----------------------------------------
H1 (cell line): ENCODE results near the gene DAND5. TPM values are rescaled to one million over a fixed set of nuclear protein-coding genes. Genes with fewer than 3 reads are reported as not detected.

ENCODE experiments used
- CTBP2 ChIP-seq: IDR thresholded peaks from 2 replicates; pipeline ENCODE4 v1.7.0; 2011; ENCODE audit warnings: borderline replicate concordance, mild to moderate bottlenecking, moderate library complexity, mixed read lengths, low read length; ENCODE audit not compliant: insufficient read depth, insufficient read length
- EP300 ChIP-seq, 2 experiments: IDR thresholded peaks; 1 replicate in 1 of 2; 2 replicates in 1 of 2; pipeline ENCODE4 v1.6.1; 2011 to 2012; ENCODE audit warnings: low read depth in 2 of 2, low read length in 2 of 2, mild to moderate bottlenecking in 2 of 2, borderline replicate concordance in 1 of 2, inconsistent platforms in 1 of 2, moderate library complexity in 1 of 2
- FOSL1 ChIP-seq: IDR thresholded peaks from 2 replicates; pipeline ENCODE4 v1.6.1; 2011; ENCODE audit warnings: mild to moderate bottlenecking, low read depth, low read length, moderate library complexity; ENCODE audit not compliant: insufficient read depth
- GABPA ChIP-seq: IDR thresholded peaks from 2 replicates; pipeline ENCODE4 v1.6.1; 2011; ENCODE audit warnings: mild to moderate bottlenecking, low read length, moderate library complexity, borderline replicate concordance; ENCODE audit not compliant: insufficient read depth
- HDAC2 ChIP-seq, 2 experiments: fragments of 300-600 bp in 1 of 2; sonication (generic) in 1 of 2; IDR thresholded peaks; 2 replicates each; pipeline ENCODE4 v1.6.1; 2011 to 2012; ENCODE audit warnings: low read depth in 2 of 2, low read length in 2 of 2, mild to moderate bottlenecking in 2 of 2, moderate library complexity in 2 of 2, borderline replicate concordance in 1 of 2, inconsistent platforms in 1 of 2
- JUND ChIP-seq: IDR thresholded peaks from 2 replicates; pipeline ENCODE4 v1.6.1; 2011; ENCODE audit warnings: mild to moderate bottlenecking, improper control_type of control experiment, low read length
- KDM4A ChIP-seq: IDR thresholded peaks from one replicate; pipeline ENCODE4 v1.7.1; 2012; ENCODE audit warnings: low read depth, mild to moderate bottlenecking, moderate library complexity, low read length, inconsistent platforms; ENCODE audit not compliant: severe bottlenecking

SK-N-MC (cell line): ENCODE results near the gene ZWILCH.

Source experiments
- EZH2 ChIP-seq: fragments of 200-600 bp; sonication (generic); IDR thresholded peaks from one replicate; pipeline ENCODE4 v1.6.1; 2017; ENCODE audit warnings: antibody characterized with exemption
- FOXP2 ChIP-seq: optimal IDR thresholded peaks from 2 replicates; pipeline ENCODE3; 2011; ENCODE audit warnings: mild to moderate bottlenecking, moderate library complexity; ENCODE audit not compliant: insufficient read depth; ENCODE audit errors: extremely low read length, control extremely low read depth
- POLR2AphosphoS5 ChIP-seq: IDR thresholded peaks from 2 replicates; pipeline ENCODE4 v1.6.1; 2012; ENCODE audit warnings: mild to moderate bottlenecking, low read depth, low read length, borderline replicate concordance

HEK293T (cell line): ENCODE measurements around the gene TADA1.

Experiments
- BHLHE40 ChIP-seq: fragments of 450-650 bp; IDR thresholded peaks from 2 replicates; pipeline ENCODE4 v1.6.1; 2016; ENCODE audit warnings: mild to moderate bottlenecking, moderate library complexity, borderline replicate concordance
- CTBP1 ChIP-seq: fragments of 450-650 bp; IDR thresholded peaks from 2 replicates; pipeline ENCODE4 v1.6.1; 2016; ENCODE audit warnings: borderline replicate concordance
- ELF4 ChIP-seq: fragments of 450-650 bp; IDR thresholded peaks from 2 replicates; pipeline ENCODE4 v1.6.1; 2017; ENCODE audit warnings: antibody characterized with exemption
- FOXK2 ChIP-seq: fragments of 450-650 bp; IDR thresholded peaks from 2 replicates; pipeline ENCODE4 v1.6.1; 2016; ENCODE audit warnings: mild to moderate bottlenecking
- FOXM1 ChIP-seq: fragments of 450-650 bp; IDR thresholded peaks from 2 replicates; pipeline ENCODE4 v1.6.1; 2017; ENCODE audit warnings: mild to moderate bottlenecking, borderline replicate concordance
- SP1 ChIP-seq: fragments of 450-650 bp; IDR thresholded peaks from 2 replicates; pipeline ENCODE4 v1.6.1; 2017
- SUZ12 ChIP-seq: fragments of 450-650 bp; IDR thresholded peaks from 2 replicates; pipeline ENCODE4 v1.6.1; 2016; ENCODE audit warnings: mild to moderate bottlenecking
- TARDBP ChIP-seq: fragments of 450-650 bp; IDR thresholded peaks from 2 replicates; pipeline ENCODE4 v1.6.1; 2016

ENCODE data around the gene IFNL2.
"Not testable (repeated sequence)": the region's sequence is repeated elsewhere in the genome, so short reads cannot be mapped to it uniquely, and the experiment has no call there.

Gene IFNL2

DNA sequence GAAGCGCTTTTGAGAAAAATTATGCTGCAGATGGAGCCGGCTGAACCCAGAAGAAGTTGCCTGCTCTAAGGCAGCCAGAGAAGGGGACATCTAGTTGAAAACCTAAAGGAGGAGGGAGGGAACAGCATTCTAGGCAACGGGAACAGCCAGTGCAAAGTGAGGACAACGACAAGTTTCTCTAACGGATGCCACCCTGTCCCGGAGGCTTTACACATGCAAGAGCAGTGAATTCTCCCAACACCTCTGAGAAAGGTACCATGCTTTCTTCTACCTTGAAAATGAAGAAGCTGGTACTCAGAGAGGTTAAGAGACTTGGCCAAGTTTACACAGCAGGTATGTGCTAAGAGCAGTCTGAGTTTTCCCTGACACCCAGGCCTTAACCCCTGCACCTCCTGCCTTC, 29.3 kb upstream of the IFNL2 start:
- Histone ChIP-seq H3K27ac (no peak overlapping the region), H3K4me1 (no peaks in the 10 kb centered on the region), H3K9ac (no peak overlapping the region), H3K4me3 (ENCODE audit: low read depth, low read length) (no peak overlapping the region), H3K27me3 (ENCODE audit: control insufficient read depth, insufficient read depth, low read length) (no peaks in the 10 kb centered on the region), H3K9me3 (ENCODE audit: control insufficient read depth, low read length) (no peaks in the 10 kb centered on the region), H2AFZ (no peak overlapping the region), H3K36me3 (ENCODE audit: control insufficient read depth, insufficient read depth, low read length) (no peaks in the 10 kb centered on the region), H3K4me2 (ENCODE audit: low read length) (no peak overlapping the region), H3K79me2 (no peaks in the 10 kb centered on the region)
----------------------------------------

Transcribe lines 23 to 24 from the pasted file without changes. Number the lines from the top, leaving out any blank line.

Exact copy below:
- SUZ12 ChIP-seq: fragments of 450-650 bp; IDR thresholded peaks from 2 replicates; pipeline ENCODE4 v1.6.1; 2016; ENCODE audit warnings: mild to moderate bottlenecking
- TARDBP ChIP-seq: fragments of 450-650 bp; IDR thresholded peaks from 2 replicates; pipeline ENCODE4 v1.6.1; 2016